A Covered Bridge, Around the World

Covered bridges are an interesting curiosity around the world.

A bridge with a roof is truly unique!

A covered bridge is most often made of wood.  A wooden bridge, open to the elements, would not last long.  Wind, rain, snow and inclement weather can shorten the life of a wooden bridge.  Over time, protective coverings became part of the design of wooden bridges.photo Benjamin Miller

Covered bridges are often in rural areas, connected to narrow roads.   Sometimes coverings were made to protect pedestrians.  In the country, a covering on a bridge keeps horses calm, so they will not be startled by the water.

Sometimes trains pass through!  The oldest surviving covered railroad bridge in the United States is in Hopkinton, New Hampshire, seen here.

Covered Bridges have a unique structure

A covered bridge is considered authentic not because of its age, but by the way it is built.  An authentic one is constructed using trusses rather than other methods such as stringers (a popular choice for non-authentic covered bridges).  Often this kind of building technique is used for larger buildings.  The use of trusses makes it more stable.  Trusses support both for weight as well as the stresses of weather.  In China, covered bridges are called “wind and rain bridges”!

The Baumgardener’s Covered Bridge, over the Pequea Creek in Lancaster County, Pennsylvania has trusses as well as steel hanger rods. The lower deck part of the bridge is made from heavy oak planks.Photo by and (c)2006 Derek Ramsey,  Creative Commons.

Covered bridges are everywhere!

Most Americans think of covered bridges as unique to the Northeast, as many are located in New England, like the one below.  It is a very plain, unadorned one in Newport, New Hampshire.  You can also see a more decorated one in Frankenmuth, Michigan!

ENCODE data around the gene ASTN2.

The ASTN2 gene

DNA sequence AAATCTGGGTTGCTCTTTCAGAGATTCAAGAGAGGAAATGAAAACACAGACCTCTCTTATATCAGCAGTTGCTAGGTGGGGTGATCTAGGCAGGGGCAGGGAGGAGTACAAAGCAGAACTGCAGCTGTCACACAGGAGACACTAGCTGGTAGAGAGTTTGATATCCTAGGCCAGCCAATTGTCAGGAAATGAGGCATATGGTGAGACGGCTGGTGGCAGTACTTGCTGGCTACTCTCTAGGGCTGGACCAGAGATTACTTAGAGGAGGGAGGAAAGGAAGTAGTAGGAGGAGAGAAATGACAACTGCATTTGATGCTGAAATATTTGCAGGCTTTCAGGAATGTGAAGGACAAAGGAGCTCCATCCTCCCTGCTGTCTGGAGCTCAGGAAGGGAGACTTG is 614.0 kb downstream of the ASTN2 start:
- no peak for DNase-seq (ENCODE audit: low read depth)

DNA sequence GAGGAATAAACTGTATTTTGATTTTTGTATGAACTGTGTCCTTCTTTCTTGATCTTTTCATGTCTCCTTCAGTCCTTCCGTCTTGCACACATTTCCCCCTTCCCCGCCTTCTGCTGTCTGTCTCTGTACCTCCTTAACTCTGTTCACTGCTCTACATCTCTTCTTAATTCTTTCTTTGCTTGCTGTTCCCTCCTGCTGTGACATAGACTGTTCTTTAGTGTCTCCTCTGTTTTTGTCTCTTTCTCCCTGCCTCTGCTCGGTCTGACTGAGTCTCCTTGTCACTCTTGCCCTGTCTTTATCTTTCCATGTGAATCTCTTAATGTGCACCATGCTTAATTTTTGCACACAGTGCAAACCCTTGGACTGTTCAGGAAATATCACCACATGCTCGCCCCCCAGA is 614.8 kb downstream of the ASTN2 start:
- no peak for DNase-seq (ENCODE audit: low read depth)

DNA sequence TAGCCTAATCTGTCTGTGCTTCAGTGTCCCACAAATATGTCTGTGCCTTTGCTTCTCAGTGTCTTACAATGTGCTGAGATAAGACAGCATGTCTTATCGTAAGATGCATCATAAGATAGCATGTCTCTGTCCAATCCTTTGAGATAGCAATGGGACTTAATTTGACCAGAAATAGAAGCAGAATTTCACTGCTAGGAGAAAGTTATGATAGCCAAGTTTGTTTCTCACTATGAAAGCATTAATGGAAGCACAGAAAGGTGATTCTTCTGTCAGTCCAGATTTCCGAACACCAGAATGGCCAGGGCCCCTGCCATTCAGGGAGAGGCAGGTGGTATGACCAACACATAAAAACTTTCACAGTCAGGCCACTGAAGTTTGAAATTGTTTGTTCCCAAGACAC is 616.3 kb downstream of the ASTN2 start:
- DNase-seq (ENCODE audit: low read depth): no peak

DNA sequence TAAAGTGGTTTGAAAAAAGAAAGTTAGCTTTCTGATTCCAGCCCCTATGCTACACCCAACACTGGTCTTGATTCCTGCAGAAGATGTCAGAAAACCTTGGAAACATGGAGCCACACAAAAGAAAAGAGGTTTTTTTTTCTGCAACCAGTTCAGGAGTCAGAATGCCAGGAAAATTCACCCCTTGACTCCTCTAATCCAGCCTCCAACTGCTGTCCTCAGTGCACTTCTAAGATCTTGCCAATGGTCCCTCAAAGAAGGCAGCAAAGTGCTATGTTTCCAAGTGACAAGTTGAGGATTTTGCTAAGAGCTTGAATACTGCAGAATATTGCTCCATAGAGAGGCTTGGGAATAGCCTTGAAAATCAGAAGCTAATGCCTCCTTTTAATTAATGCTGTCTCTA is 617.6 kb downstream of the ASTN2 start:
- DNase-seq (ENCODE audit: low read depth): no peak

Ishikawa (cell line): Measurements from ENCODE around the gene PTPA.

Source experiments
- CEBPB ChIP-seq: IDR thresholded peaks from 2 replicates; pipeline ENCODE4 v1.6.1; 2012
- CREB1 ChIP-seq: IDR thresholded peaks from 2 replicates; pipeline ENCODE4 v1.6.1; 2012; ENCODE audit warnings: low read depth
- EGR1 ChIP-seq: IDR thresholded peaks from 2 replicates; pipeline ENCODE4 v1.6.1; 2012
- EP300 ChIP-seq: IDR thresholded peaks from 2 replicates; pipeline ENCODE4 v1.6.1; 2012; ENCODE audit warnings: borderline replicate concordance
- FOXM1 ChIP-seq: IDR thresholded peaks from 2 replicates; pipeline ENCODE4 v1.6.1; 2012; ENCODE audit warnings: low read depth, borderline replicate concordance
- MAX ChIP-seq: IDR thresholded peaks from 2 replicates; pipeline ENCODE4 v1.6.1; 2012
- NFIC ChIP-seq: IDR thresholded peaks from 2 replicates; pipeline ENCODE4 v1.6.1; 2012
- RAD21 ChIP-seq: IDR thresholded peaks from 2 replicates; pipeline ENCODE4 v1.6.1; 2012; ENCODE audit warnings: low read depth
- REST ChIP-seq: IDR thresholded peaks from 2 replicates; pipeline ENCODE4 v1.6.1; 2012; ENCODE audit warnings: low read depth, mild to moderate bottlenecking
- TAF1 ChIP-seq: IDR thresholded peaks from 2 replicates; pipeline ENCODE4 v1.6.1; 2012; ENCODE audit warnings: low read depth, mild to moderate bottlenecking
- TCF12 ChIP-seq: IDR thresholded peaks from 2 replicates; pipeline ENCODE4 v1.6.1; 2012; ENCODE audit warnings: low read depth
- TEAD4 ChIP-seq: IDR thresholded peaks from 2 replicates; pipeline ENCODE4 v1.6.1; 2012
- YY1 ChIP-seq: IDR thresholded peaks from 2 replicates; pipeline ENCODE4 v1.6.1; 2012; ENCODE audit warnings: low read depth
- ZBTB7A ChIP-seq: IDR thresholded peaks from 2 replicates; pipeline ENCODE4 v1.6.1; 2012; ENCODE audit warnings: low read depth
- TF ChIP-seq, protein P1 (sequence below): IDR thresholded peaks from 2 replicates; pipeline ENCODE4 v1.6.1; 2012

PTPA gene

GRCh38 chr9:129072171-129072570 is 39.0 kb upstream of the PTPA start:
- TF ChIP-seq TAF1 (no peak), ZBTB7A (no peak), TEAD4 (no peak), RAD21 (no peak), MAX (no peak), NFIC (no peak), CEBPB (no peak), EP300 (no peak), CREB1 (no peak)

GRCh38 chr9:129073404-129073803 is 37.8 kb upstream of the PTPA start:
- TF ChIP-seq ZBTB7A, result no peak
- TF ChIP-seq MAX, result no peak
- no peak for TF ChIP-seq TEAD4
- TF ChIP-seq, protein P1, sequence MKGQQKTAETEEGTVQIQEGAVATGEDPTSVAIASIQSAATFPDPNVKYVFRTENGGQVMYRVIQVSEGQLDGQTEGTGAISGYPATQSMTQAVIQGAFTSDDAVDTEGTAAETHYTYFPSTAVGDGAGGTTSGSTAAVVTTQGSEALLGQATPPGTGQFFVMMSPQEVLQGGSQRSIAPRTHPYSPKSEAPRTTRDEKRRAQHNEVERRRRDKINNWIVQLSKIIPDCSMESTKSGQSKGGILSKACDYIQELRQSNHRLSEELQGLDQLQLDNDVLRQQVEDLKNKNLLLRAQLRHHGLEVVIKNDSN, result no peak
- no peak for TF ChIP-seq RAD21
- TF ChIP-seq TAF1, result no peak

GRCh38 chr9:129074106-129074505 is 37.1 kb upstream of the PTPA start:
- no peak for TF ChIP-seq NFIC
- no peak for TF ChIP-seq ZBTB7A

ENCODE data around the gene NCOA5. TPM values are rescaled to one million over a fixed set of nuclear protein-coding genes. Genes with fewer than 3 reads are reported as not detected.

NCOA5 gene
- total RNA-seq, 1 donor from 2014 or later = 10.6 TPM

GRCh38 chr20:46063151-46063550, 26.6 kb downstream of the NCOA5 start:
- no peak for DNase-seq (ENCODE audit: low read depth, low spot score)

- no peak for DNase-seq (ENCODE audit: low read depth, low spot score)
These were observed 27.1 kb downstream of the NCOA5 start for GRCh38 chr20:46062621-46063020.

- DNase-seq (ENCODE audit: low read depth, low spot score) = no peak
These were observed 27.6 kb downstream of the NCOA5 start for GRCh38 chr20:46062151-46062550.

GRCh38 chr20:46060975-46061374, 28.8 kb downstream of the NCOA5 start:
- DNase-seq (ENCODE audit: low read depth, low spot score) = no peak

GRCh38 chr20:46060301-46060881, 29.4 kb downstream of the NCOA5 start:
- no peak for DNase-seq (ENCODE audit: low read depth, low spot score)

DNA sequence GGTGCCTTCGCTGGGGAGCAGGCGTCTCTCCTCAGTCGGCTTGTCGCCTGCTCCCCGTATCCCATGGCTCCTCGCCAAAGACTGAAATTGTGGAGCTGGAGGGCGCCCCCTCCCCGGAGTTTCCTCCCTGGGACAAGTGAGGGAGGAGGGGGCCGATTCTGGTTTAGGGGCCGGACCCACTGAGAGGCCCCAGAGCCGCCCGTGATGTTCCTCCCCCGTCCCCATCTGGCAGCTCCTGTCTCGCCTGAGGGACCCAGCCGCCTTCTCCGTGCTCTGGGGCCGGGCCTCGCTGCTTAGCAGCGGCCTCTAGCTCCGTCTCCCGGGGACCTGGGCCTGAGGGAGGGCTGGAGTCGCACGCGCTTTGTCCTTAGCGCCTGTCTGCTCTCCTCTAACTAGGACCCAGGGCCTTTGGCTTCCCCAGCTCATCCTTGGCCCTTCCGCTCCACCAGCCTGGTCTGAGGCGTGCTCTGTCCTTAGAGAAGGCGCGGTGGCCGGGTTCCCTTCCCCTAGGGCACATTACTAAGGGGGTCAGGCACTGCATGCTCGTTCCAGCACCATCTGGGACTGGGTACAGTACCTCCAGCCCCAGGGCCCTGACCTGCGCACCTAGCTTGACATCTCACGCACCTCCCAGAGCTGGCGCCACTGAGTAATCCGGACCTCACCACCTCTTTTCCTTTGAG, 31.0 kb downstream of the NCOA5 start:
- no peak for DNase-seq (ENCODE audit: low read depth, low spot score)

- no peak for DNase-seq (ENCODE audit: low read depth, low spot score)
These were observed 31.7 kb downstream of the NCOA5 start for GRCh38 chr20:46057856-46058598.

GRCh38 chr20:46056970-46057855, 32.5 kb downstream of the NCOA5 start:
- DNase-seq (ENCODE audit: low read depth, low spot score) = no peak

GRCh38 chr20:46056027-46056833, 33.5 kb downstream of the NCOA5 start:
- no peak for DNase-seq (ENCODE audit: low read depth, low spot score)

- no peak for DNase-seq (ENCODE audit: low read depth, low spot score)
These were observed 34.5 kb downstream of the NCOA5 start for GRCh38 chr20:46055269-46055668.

Photo by Halpaugh, Creative Commons.


Covered bridges are located all over the world.  Each area has its own style and look.  Some are spare, with little detail.  Others, like those in Asia, have lots of interesting visual features!

The Xijin Bridge is the largest in Zhejiang Province, and one of the largest in China.  It is made with both stone and wood, and has a beautiful central roof pavilion-type detail.

In Kotohira Japan, the beautiful Saya Bridge has an arches structure and impressive layered roof sections.

Photo by Toto-tarou, Creative Commons.

The Lovech Bridge in Lovech, Bulgaria, is truly unique.  It features 64 different shops inside its structure!


Simple Versus Ornate!

Here at Map of the Month/Maps for the Classroom, we are located in little Rhode Island, the smallest of the US states.   Here there is only one covered bridge.  The Swamp Meadow Bridge, shown below, is in the town of Foster.  This modest bridge is certainly simpler and less details that other covered bridges around the world, like the one shown below it, from  Kapellbruecke, Luzern.

Photo byBarkin Kurt

Covered bridges near you, and in the classroom!

If you are a teacher, have your students try to locate the one closest to your location!  Or a fun activity can be to have them mark the location of famous American bridges on a USA map.  Maybe your students would have fun designing one– choosing a local location and drawing their ideas on paper!